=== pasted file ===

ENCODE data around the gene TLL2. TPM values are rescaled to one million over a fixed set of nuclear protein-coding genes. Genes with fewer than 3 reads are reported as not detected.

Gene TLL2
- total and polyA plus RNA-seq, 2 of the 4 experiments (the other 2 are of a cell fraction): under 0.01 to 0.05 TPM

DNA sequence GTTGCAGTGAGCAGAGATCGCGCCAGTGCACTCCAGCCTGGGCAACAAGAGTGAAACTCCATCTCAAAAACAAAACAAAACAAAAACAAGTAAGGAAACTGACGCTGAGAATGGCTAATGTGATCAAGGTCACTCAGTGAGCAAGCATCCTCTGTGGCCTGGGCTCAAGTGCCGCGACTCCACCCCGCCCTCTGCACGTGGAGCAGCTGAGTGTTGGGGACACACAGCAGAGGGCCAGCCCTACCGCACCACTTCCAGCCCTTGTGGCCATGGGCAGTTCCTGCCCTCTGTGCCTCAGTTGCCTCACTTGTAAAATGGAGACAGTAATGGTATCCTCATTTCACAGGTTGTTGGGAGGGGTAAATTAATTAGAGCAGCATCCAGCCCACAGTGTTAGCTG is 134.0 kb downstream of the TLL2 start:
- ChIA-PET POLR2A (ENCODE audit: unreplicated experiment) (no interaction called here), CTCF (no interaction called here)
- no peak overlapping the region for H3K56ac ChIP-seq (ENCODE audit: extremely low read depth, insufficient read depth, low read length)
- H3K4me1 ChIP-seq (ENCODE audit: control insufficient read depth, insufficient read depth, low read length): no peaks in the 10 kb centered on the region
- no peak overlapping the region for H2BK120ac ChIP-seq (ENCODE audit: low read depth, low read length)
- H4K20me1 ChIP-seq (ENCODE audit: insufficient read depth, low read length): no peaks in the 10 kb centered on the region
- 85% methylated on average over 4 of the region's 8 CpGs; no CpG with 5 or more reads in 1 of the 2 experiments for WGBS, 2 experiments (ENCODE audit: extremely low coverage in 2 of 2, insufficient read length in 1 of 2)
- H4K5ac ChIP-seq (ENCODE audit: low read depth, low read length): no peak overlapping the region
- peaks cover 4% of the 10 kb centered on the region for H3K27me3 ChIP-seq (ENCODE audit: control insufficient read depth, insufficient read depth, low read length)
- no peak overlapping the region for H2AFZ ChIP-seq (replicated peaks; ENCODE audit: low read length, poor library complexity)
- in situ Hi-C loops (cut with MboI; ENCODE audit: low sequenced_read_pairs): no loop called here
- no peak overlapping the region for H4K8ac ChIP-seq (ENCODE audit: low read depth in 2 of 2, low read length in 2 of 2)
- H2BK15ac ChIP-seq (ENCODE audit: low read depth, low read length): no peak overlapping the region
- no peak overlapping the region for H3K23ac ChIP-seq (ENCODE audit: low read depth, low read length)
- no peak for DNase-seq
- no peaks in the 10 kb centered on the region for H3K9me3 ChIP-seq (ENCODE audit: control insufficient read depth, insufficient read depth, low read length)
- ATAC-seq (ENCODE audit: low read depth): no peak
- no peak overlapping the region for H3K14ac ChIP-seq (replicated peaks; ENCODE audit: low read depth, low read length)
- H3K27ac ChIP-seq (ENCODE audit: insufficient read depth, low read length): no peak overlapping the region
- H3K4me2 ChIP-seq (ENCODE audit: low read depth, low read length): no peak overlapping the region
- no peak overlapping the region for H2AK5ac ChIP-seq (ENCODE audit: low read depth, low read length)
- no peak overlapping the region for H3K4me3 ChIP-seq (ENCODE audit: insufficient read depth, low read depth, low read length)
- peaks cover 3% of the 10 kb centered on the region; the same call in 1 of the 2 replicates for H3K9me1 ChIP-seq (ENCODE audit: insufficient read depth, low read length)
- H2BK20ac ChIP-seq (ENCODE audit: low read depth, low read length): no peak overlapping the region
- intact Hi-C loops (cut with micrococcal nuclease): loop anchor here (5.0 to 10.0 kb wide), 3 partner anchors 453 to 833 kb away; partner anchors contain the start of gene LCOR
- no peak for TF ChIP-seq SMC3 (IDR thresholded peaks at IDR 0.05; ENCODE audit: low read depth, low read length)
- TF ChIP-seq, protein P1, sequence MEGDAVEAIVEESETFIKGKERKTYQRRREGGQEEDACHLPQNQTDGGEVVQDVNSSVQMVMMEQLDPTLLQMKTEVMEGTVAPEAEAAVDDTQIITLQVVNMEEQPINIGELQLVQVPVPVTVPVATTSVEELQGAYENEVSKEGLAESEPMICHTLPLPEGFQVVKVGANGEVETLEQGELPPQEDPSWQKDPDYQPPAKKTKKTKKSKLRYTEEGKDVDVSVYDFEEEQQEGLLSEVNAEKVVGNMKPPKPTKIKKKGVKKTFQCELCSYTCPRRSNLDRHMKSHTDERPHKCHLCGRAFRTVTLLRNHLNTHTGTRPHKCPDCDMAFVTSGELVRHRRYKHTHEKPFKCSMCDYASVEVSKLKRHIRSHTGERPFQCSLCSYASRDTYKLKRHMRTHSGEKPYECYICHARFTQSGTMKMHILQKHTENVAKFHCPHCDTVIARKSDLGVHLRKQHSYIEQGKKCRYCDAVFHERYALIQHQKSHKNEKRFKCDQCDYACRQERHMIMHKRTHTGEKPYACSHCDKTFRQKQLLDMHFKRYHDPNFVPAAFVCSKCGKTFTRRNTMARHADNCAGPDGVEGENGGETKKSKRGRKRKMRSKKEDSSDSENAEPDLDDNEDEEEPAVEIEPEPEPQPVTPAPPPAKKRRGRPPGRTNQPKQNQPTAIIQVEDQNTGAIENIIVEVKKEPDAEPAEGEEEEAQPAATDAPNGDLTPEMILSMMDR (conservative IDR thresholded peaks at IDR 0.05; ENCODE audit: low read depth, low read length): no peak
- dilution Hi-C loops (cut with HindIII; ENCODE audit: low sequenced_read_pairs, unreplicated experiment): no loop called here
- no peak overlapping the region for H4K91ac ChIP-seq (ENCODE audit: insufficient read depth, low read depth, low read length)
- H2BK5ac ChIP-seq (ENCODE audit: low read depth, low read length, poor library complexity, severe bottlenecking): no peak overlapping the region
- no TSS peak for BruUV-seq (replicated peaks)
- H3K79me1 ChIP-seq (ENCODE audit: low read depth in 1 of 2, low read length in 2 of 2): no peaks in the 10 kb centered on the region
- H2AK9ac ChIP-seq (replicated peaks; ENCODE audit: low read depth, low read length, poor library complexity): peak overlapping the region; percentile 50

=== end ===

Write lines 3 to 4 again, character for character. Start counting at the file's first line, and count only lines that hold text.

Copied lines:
- total and polyA plus RNA-seq, 2 of the 4 experiments (the other 2 are of a cell fraction): under 0.01 to 0.05 TPM

DNA sequence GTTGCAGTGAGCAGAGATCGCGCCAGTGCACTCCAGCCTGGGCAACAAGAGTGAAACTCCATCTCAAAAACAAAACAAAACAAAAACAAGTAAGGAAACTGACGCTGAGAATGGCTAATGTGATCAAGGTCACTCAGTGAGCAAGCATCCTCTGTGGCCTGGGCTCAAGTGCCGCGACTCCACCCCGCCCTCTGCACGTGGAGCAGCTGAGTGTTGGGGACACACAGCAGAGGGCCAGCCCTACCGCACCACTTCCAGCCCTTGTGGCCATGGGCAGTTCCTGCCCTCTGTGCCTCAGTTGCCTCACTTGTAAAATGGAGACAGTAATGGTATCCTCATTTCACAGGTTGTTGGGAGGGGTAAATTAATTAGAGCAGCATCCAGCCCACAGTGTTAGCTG is 134.0 kb downstream of the TLL2 start: